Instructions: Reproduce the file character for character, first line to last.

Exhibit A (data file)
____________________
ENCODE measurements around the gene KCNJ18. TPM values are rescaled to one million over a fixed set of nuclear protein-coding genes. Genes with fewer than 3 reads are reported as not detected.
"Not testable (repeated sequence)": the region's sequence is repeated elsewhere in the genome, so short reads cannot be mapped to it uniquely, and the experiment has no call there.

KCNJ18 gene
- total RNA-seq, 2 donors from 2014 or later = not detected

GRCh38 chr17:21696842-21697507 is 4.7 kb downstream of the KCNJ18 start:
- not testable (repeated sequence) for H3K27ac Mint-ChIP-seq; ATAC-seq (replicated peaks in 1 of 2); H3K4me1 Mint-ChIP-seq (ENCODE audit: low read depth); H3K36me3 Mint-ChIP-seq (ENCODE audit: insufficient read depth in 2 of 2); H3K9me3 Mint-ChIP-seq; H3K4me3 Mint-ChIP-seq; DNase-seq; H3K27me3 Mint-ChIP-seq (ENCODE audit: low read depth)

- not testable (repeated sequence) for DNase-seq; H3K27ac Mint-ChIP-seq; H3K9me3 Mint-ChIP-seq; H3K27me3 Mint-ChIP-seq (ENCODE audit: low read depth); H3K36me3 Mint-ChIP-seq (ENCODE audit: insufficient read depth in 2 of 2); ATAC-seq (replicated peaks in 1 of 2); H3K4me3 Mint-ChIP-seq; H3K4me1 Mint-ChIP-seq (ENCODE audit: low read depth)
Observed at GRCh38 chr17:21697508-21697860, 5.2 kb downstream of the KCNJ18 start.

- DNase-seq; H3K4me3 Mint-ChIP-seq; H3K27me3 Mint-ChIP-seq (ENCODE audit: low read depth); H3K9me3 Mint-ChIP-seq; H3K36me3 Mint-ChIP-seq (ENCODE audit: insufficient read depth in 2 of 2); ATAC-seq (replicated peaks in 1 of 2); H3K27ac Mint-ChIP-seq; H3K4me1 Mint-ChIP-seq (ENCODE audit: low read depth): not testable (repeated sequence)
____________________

ENCODE measurements around the gene KCNJ18. TPM values are rescaled to one million over a fixed set of nuclear protein-coding genes. Genes with fewer than 3 reads are reported as not detected.
"Not testable (repeated sequence)": the region's sequence is repeated elsewhere in the genome, so short reads cannot be mapped to it uniquely, and the experiment has no call there.

KCNJ18 gene
- total RNA-seq, 2 donors from 2014 or later = not detected

GRCh38 chr17:21696842-21697507 is 4.7 kb downstream of the KCNJ18 start:
- not testable (repeated sequence) for H3K27ac Mint-ChIP-seq; ATAC-seq (replicated peaks in 1 of 2); H3K4me1 Mint-ChIP-seq (ENCODE audit: low read depth); H3K36me3 Mint-ChIP-seq (ENCODE audit: insufficient read depth in 2 of 2); H3K9me3 Mint-ChIP-seq; H3K4me3 Mint-ChIP-seq; DNase-seq; H3K27me3 Mint-ChIP-seq (ENCODE audit: low read depth)

- not testable (repeated sequence) for DNase-seq; H3K27ac Mint-ChIP-seq; H3K9me3 Mint-ChIP-seq; H3K27me3 Mint-ChIP-seq (ENCODE audit: low read depth); H3K36me3 Mint-ChIP-seq (ENCODE audit: insufficient read depth in 2 of 2); ATAC-seq (replicated peaks in 1 of 2); H3K4me3 Mint-ChIP-seq; H3K4me1 Mint-ChIP-seq (ENCODE audit: low read depth)
Observed at GRCh38 chr17:21697508-21697860, 5.2 kb downstream of the KCNJ18 start.

- DNase-seq; H3K4me3 Mint-ChIP-seq; H3K27me3 Mint-ChIP-seq (ENCODE audit: low read depth); H3K9me3 Mint-ChIP-seq; H3K36me3 Mint-ChIP-seq (ENCODE audit: insufficient read depth in 2 of 2); ATAC-seq (replicated peaks in 1 of 2); H3K27ac Mint-ChIP-seq; H3K4me1 Mint-ChIP-seq (ENCODE audit: low read depth): not testable (repeated sequence)